I'm a mom, blogger, vlogger, libertarian. I love Jesus, and my husband, too. Social Media Strategist for a Non-Profit (All statements here are solely my own)

Comments

  1. We are pretty much on the same page. The amount of federal funding available to communities is dependent on an accurate census…so for all the reasons I would prefer not to participate I still will. Thanks for writing your take on this!
    .-= Melissa Multitasking Mama´s last blog ..Fleeting Moments =-.

    [Reply]

    Sarah
    Twitter: reallifesarah
    Reply:

    Thanks for commenting Melissa! I overthink these things sometimes, but it’s good to always check what we’re doing with the Constitution in my opinion. Love ya!

    [Reply]

  2. Catherine B
    Twitter: shoeboxdaily
    says:

    I agree with you on all these points. I am not a huge fan of the census but realize its place in our country. I will count my kids for accuracy. Thanks for sharing!
    .-= Catherine B´s last blog ..Letting go… =-.

    [Reply]

  3. Sarah, A point I don’t think I saw was the fact that the data itself, personal data that you supply, is kept locked away for 72 years before it’s released to the public, and then when it’s released, it’s mainly going to be of value to your great grandchildren and grandchildren. Not even the president can get to the specific data that you supply. I’m serving as the Complete Count Committee Chairman in Balch Springs, TX and want to thank you for emphasizing the importance of completing the document fully and accurately. They’ve also worked hard this go around to shorten the list of questions and I’m told it’s one of the shortest forms ever. If you or others in your area would like to be involved, the Census Bureau has a Complete Count Committee for your locale that would be excited to work with you about further emphasizing the importance of this year’s Census and identifying what are going to be “Hard to Count” areas. I, too, have written about this on my blog on http://www.daddyclaxton.com.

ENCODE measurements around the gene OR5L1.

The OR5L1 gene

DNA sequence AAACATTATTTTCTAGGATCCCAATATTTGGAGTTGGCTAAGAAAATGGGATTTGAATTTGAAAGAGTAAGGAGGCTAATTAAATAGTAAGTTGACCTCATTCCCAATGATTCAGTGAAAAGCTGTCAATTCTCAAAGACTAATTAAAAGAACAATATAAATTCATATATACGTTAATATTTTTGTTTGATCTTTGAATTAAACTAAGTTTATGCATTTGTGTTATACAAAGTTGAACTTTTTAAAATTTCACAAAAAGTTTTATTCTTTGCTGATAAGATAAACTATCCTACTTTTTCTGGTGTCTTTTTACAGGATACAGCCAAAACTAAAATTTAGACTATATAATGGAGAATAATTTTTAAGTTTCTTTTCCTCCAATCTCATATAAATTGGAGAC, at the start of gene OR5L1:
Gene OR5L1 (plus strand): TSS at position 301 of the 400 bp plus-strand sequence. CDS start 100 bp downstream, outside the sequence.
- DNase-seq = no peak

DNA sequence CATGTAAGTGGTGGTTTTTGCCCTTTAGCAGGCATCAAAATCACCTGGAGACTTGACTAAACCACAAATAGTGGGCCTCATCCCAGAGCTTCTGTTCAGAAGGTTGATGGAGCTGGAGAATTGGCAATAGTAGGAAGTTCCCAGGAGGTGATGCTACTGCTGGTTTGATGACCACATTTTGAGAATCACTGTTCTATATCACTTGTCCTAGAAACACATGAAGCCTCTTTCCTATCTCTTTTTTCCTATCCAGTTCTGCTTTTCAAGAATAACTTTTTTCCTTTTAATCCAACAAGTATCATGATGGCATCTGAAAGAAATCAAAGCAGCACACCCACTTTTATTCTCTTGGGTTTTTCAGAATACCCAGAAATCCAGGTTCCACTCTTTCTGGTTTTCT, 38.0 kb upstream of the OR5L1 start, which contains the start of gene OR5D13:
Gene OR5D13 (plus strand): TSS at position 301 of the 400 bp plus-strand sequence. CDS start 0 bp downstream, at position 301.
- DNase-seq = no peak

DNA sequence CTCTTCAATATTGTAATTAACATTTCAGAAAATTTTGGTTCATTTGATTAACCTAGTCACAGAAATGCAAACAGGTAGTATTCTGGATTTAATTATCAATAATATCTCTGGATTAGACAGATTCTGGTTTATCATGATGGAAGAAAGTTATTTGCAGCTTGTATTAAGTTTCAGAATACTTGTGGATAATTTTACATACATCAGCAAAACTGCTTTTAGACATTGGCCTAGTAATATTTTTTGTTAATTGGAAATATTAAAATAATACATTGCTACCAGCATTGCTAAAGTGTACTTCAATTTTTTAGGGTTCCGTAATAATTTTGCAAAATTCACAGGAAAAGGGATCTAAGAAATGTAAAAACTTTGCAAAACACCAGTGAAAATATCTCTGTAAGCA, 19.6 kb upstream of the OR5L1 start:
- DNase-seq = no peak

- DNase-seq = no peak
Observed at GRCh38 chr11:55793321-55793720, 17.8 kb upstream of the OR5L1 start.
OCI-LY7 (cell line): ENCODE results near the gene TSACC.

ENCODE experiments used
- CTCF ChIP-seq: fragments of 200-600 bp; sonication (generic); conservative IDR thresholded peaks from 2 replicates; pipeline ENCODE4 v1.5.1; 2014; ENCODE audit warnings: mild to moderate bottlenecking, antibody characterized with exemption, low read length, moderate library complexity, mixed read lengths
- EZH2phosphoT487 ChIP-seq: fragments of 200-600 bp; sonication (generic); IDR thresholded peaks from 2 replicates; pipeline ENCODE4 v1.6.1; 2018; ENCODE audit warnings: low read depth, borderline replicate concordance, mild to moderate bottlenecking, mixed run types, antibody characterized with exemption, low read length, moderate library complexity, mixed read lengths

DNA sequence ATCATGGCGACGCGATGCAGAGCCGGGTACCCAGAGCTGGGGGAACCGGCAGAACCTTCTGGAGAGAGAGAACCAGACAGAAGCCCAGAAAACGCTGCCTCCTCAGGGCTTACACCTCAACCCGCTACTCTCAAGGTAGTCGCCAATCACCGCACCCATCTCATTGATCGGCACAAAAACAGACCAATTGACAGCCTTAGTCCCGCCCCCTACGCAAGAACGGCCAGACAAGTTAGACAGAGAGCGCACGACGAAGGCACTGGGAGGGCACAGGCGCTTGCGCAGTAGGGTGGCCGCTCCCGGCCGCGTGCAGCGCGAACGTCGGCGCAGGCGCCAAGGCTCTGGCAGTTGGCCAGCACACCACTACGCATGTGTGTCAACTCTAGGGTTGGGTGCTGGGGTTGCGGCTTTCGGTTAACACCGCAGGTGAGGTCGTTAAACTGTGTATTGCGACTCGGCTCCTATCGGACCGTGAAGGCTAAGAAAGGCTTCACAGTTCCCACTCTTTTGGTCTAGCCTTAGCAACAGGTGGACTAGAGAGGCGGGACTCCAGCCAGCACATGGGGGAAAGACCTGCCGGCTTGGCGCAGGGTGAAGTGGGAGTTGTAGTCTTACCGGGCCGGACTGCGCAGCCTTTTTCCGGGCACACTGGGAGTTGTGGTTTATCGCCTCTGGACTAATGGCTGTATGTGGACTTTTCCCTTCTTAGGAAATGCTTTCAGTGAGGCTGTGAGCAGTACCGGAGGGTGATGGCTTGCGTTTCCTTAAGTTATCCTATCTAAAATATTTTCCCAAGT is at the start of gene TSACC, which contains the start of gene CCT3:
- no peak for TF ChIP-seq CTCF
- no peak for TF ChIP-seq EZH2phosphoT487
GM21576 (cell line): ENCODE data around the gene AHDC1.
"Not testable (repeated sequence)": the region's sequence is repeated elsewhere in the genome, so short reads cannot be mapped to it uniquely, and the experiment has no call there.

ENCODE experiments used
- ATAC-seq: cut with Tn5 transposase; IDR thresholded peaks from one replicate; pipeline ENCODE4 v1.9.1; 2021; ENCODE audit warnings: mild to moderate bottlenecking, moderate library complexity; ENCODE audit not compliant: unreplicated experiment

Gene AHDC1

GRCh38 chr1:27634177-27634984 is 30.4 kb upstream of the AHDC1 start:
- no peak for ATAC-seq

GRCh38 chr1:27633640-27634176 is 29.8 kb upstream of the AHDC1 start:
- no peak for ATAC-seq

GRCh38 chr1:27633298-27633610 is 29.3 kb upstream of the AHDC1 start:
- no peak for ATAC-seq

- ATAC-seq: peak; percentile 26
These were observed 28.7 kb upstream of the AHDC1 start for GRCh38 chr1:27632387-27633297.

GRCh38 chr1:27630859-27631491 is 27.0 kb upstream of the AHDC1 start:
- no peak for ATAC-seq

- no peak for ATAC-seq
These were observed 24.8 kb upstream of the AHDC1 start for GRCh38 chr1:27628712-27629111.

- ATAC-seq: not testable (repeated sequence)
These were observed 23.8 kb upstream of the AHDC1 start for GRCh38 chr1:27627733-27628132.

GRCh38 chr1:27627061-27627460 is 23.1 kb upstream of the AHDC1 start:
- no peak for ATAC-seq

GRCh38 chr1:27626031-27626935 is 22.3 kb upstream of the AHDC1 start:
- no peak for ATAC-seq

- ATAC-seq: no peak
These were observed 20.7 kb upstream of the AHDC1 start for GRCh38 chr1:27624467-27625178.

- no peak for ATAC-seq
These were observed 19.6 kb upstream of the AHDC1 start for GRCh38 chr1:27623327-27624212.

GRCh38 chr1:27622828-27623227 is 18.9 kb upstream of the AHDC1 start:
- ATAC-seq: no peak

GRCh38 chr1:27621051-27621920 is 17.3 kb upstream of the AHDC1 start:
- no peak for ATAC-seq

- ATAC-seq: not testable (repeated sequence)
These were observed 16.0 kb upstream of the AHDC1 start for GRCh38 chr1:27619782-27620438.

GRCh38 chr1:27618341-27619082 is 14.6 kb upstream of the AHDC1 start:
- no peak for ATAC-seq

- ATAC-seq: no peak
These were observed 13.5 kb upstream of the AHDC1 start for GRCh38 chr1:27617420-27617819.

[Reply]

    Sarah
    Twitter: reallifesarah
    Reply:

    That’s cool, Donny! I definitely think it’s important to get an accurate count of our citizens. I am really glad that they have shortened the form, and I heard that after I wrote this. (I probably should add that in.)

    That’s interesting that the president doesn’t have access to the information. If I give out information, though, I’m going to assume it’s public. I’m glad to know there are good, trustworthy people like you working with the census, though!

    [Reply]

  4. My 18yos is interested in getting a job a a poll taker. I’m a bit worried about it. He’s worked on a political campaign before, going door to door, so he says he feels safe about it.

    Okay, I totally did not contribute to your discussion in any way, this is just the top thing on my mind concerning the census right now! 🙂
    .-= Dawn @ My Home Sweet Home´s last blog ..Images from my girlfriends’ weekend in the mountains (and why I will never lose weight on one) =-.

    [Reply]

Speak Your Mind

*